Since you have been in the military, you have the opportunity to go anywhere in the world for medical treatment. Depending on where you are at in the country... I like NY joint disease hospital, Cleveland clinc in Ohio, Lehigh Valley at Cedarcrest in Allentown, Pittsburgh Medical center, Hamot (not sure of the spelling) but they are a teaching hospital in the top 5 best for any type of orthopedic issues.  If you are computer literate, I would start doing research and calling these doctor's get the right infomation and ask if the doctor's in that group specialize in a certain type of surgey related to your injury, see if the doctor you were seeing wouldn't mind if you got a second opinion.  Don't be afraid to say what is on your mind.  I have injuries all over from having in law enforcement which I am retired from now at 55. I am filled with OA and early OS, I hate taking anything for it. I will not have the calcium dug out of my back in 2 discs.  I've had surgeries on my knees, 2 times on one and once on the other. My thumbs on both hands are so painful, I wear gloves and carry no more than 8-10 lbs. i don't have much space between my discs so I shrink a little every year. I try to remain optimist in hopes of some kind of break through in degenerative arthritis. For me it's partly due to numerous injuries and trauma to my body.  Good luck! Find ways to get answers, this is something that is beyond me , and I can only tell you how I would start to go about as if you were a friend or family member.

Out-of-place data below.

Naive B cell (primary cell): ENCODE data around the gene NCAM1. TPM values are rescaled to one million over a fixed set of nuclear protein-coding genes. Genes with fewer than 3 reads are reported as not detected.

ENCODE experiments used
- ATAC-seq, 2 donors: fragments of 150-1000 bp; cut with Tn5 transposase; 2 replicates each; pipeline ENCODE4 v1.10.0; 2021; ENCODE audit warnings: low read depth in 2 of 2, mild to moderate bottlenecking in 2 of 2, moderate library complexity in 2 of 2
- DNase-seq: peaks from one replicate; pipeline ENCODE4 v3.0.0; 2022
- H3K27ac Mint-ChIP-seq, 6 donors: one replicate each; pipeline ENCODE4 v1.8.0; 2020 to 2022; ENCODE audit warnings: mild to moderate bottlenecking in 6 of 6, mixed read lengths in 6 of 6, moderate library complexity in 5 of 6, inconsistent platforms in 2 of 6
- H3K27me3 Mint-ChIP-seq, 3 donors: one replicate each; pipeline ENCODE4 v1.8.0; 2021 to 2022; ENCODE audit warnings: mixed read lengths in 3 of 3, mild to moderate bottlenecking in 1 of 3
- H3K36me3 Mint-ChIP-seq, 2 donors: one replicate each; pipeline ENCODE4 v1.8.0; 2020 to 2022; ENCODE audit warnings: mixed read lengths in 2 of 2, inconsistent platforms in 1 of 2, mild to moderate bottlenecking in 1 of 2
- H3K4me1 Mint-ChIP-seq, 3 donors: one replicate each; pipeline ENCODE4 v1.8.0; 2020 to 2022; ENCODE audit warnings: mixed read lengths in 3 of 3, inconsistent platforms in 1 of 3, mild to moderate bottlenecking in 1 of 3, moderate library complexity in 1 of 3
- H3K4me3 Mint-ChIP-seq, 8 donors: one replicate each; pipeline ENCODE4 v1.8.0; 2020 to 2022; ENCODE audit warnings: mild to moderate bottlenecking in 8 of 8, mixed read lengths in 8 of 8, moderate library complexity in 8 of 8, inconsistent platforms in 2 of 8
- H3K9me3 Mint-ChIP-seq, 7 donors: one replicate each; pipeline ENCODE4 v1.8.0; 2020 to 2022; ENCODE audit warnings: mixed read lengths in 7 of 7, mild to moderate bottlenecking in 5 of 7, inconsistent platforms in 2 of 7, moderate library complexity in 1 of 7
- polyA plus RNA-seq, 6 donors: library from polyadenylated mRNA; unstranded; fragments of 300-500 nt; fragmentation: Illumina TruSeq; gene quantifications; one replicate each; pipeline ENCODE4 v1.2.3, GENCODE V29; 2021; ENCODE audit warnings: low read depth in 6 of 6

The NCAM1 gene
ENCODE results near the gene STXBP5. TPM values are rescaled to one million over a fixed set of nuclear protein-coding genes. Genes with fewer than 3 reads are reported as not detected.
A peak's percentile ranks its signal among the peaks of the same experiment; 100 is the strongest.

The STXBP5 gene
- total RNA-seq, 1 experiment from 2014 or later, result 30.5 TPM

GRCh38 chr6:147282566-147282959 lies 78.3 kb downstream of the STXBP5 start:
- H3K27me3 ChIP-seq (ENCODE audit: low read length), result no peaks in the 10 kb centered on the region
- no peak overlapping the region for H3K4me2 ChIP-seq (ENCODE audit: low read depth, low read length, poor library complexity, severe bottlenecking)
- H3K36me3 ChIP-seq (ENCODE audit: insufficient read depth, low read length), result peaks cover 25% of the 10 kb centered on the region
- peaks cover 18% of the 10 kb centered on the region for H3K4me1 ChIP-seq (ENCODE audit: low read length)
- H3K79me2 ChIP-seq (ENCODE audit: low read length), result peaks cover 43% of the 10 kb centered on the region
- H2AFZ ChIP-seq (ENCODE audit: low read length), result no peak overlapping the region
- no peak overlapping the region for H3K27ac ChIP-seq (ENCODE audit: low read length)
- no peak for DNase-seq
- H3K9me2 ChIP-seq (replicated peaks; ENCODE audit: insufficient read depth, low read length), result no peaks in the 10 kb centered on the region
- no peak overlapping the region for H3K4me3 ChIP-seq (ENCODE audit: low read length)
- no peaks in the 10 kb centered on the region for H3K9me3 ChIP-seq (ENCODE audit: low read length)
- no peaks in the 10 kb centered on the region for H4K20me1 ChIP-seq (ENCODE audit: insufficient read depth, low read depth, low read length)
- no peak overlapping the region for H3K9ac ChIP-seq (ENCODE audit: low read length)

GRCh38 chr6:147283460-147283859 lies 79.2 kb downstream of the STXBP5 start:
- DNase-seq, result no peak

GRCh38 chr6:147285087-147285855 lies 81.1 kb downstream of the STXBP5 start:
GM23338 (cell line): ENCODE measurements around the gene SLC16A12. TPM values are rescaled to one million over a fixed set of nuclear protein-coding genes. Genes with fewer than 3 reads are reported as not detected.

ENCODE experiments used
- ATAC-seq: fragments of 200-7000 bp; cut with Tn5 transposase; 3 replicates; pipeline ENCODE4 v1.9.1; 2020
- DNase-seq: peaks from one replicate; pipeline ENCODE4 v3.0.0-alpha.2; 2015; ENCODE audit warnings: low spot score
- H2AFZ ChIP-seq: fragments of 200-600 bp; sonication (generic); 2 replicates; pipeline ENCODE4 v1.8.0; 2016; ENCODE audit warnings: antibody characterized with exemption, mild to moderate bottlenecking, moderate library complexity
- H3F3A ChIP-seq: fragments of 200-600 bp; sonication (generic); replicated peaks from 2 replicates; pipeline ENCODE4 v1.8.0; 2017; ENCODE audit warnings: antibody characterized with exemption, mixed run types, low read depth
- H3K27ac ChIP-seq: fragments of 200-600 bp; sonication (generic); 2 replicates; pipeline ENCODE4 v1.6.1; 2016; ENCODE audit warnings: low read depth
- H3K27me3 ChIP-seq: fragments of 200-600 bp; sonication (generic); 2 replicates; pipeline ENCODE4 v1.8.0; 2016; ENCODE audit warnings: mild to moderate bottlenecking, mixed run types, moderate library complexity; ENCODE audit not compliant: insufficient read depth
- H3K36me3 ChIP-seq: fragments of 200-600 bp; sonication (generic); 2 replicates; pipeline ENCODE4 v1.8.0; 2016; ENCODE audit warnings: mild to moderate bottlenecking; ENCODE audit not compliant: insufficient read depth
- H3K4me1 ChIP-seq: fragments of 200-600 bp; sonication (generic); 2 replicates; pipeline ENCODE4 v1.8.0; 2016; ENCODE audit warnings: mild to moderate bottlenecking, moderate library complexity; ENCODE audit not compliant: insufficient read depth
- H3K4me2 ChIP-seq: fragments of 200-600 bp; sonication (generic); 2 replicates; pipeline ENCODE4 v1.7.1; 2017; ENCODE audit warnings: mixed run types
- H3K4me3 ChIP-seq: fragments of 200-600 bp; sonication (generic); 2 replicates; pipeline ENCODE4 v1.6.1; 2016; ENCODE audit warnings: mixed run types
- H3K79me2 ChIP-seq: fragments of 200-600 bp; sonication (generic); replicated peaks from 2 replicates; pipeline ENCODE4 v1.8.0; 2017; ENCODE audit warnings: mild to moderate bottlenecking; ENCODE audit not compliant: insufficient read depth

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MRI Results